Toward the end of 2013, the Fund for Educational Excellence embarked on an intensive study of Baltimore residents’ views on their public schools. Over the course of four months in 2014, we heard from 859 Baltimore residents representing all 55 community statistical areas (CSAs) in Baltimore City through a series of intimate conversations about schools and neighborhoods.

In the Glen-Falstaff CSA, we heard from 27 participants.  We held two ‘kitchen table conversations’ in this CSA, one at Comprehensive Housing Assistance Incorporated (CHAI) in the neighborhood of Glen on May 27, 2014 and another at the Jewish Community Center in Glen on May 28, 2014.  Of the 27 participants, 26 chose to submit at least some demographic data.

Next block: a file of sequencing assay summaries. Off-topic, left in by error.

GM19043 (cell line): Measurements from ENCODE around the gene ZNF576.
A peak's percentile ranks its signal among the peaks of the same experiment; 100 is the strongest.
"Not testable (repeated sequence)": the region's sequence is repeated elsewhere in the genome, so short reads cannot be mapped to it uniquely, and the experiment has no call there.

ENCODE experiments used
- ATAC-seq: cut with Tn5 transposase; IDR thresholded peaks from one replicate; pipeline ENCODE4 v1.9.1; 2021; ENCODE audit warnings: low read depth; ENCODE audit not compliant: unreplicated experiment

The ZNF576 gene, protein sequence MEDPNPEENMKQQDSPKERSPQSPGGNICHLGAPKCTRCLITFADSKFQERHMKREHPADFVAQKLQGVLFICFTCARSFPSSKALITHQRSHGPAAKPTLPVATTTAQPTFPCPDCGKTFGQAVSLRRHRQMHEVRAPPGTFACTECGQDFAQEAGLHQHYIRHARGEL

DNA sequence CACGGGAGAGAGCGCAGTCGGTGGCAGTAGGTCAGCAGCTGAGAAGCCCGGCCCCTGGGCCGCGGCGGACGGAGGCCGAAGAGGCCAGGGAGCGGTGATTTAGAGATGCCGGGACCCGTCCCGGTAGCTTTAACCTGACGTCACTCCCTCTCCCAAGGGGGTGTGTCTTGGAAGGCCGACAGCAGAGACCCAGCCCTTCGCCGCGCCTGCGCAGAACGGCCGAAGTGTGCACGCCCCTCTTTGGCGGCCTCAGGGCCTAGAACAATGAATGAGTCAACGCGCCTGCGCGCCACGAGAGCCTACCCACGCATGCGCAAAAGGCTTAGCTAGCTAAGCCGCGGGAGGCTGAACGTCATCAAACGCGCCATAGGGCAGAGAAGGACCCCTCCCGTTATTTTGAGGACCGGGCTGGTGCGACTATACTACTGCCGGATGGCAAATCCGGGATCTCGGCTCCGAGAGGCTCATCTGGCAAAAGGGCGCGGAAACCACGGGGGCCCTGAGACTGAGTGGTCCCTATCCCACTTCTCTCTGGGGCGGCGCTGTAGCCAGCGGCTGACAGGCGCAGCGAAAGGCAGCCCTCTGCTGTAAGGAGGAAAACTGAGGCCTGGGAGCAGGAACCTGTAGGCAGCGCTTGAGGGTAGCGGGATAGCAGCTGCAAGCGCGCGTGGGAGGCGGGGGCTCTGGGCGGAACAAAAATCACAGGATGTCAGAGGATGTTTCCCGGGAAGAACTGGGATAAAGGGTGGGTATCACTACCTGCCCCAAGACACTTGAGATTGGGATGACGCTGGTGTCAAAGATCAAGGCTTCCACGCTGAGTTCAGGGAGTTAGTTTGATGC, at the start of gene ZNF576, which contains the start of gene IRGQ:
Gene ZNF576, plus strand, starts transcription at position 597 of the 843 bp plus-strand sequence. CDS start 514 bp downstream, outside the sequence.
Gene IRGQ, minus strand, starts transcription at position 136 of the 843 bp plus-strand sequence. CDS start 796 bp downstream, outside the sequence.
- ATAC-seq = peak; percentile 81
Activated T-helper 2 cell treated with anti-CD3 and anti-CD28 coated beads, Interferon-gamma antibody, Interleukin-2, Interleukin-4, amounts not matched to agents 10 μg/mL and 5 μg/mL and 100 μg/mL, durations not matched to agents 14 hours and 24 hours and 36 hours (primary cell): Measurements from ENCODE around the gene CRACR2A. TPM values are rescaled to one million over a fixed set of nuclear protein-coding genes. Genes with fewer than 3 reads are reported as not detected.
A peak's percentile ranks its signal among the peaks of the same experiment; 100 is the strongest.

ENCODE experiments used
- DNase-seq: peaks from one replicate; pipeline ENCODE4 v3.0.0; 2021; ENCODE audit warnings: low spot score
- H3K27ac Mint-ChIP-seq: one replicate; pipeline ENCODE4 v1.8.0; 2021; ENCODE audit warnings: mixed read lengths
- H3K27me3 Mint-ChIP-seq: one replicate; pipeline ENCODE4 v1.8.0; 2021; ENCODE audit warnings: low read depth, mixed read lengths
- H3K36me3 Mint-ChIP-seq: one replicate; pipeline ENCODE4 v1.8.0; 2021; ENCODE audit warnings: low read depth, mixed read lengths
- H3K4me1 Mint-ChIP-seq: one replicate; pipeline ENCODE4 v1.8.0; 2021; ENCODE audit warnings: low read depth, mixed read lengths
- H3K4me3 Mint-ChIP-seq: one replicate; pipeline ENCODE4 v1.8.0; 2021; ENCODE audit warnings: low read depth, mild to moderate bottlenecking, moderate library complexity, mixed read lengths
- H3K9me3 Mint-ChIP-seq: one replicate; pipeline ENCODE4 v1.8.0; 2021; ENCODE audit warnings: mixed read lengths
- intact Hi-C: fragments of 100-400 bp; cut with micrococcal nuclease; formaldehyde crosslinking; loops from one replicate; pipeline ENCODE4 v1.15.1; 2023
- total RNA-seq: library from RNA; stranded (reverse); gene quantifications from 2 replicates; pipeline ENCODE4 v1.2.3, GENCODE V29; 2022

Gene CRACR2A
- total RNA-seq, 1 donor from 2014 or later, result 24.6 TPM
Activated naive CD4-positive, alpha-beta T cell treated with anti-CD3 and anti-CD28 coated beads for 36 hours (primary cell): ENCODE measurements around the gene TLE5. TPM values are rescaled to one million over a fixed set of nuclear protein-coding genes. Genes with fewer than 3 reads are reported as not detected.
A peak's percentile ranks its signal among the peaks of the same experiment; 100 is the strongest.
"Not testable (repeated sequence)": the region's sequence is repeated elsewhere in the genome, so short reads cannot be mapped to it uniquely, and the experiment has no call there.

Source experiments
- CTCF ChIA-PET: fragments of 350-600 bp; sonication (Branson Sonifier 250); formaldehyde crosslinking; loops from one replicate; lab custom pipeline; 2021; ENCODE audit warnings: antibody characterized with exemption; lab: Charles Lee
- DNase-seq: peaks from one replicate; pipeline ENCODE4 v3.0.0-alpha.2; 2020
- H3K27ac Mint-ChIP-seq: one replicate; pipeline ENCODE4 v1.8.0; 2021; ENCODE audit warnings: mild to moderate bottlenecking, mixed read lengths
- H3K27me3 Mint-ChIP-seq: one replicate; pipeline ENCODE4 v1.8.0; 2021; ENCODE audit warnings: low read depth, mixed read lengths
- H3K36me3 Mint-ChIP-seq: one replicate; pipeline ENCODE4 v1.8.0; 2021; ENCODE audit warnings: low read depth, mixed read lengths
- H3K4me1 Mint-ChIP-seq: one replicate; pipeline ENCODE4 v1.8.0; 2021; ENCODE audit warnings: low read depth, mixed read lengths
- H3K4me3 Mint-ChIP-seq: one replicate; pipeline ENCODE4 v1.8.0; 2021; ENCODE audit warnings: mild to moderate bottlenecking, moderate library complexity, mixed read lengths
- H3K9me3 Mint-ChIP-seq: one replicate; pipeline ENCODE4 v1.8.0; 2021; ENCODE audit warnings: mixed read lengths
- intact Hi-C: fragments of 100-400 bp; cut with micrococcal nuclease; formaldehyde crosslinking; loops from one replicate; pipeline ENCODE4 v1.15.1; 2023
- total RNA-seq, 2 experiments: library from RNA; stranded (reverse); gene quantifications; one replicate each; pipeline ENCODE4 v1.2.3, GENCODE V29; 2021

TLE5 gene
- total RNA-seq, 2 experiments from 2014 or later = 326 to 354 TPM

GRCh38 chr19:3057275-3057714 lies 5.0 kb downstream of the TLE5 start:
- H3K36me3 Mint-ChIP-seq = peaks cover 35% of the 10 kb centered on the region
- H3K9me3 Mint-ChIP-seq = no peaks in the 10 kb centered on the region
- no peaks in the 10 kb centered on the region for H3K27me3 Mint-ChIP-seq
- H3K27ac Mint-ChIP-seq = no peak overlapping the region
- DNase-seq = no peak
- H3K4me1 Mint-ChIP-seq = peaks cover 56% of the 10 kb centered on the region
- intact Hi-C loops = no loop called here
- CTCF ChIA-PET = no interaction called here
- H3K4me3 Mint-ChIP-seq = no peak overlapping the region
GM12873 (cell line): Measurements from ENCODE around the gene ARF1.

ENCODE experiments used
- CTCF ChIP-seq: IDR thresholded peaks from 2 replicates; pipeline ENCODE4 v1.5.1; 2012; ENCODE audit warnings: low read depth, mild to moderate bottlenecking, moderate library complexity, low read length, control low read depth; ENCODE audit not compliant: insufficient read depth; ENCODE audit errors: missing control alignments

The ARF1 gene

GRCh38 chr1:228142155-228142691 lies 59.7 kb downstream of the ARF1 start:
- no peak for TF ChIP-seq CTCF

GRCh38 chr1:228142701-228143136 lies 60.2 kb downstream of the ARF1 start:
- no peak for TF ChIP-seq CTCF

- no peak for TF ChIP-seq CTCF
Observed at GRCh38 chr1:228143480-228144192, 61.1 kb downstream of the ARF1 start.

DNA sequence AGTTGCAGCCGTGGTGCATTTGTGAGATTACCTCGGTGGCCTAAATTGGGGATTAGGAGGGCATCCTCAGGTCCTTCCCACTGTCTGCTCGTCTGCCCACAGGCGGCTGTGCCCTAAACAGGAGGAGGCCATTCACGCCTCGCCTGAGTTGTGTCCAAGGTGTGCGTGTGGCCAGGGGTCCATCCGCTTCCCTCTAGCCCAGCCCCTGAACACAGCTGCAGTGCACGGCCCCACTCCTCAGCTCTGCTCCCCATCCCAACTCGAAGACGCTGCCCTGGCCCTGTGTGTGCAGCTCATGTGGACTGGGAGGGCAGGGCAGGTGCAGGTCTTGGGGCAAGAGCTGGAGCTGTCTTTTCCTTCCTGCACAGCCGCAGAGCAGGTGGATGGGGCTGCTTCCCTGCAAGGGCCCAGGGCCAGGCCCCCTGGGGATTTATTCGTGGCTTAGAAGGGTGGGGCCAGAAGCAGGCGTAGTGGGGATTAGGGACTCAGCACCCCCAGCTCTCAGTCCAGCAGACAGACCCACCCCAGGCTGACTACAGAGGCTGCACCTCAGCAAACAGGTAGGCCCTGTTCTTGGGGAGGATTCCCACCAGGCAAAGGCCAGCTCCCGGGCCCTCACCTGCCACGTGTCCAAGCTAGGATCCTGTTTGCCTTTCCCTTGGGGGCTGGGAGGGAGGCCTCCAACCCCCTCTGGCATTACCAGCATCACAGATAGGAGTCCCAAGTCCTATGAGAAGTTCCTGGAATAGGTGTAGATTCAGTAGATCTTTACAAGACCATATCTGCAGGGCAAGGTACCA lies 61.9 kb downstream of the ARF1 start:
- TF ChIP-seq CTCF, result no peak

Some of the themes that we heard most often from participants in our discussions included:

  • Participants spoke extensively about standards, curriculum and instruction.  Some of the items that came up multiple times included the belief that the current curriculum is too test-driven, and suggestions that schools should put more emphasis on fundamental skills, increase their focus on technology, and offer more curricular options for students.
  • There was discussion regarding teachers and school staff.  Specifically, participants thought that teacher training programs are inadequate, and that the district should improve its teacher recruitment strategies.
  • We heard requests for the district to foster collaboration and the sharing of best practices across schools.
  • Respondents also talked about school culture and climate, and how a respectable code of conduct should be implemented.